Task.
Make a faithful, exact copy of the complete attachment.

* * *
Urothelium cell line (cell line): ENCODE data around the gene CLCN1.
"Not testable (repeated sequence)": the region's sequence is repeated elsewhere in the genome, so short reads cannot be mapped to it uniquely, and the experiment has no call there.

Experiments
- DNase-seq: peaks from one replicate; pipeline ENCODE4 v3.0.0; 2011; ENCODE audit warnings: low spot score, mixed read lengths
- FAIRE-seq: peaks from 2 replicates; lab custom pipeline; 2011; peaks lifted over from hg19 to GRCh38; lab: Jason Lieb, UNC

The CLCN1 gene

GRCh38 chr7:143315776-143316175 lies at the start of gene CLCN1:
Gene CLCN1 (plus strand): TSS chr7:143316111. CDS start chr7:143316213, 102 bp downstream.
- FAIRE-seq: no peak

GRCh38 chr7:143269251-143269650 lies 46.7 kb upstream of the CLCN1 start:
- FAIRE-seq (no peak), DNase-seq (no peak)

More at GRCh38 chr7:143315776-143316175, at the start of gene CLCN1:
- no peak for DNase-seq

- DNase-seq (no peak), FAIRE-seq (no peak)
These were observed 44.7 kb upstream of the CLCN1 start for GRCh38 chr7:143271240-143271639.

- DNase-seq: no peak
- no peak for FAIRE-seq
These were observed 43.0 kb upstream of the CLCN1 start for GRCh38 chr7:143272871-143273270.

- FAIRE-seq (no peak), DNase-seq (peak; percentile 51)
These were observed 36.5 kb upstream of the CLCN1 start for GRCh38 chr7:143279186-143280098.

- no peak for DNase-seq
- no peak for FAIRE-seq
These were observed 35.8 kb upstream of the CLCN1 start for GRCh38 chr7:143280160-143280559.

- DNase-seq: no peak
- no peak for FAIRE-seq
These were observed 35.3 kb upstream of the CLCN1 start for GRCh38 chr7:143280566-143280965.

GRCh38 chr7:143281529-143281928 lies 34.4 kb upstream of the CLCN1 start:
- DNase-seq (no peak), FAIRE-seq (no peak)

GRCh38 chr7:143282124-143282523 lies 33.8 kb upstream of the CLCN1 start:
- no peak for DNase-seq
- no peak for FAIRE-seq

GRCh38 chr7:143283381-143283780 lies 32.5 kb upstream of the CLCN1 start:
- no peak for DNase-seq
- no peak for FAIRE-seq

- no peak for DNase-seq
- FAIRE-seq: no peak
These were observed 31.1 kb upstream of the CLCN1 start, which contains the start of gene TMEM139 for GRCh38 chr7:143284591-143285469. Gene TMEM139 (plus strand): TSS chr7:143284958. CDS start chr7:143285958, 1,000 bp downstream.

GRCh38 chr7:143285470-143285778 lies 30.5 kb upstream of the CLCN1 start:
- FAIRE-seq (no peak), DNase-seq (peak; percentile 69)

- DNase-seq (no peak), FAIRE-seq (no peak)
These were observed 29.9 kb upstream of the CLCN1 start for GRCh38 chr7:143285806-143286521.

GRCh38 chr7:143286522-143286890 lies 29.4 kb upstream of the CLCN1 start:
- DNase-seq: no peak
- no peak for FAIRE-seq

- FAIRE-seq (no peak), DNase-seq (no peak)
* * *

Urothelium cell line (cell line): ENCODE data around the gene CLCN1.
"Not testable (repeated sequence)": the region's sequence is repeated elsewhere in the genome, so short reads cannot be mapped to it uniquely, and the experiment has no call there.

Experiments
- DNase-seq: peaks from one replicate; pipeline ENCODE4 v3.0.0; 2011; ENCODE audit warnings: low spot score, mixed read lengths
- FAIRE-seq: peaks from 2 replicates; lab custom pipeline; 2011; peaks lifted over from hg19 to GRCh38; lab: Jason Lieb, UNC

The CLCN1 gene

GRCh38 chr7:143315776-143316175 lies at the start of gene CLCN1:
Gene CLCN1 (plus strand): TSS chr7:143316111. CDS start chr7:143316213, 102 bp downstream.
- FAIRE-seq: no peak

GRCh38 chr7:143269251-143269650 lies 46.7 kb upstream of the CLCN1 start:
- FAIRE-seq (no peak), DNase-seq (no peak)

More at GRCh38 chr7:143315776-143316175, at the start of gene CLCN1:
- no peak for DNase-seq

- DNase-seq (no peak), FAIRE-seq (no peak)
These were observed 44.7 kb upstream of the CLCN1 start for GRCh38 chr7:143271240-143271639.

- DNase-seq: no peak
- no peak for FAIRE-seq
These were observed 43.0 kb upstream of the CLCN1 start for GRCh38 chr7:143272871-143273270.

- FAIRE-seq (no peak), DNase-seq (peak; percentile 51)
These were observed 36.5 kb upstream of the CLCN1 start for GRCh38 chr7:143279186-143280098.

- no peak for DNase-seq
- no peak for FAIRE-seq
These were observed 35.8 kb upstream of the CLCN1 start for GRCh38 chr7:143280160-143280559.

- DNase-seq: no peak
- no peak for FAIRE-seq
These were observed 35.3 kb upstream of the CLCN1 start for GRCh38 chr7:143280566-143280965.

GRCh38 chr7:143281529-143281928 lies 34.4 kb upstream of the CLCN1 start:
- DNase-seq (no peak), FAIRE-seq (no peak)

GRCh38 chr7:143282124-143282523 lies 33.8 kb upstream of the CLCN1 start:
- no peak for DNase-seq
- no peak for FAIRE-seq

GRCh38 chr7:143283381-143283780 lies 32.5 kb upstream of the CLCN1 start:
- no peak for DNase-seq
- no peak for FAIRE-seq

- no peak for DNase-seq
- FAIRE-seq: no peak
These were observed 31.1 kb upstream of the CLCN1 start, which contains the start of gene TMEM139 for GRCh38 chr7:143284591-143285469. Gene TMEM139 (plus strand): TSS chr7:143284958. CDS start chr7:143285958, 1,000 bp downstream.

GRCh38 chr7:143285470-143285778 lies 30.5 kb upstream of the CLCN1 start:
- FAIRE-seq (no peak), DNase-seq (peak; percentile 69)

- DNase-seq (no peak), FAIRE-seq (no peak)
These were observed 29.9 kb upstream of the CLCN1 start for GRCh38 chr7:143285806-143286521.

GRCh38 chr7:143286522-143286890 lies 29.4 kb upstream of the CLCN1 start:
- DNase-seq: no peak
- no peak for FAIRE-seq

- FAIRE-seq (no peak), DNase-seq (no peak)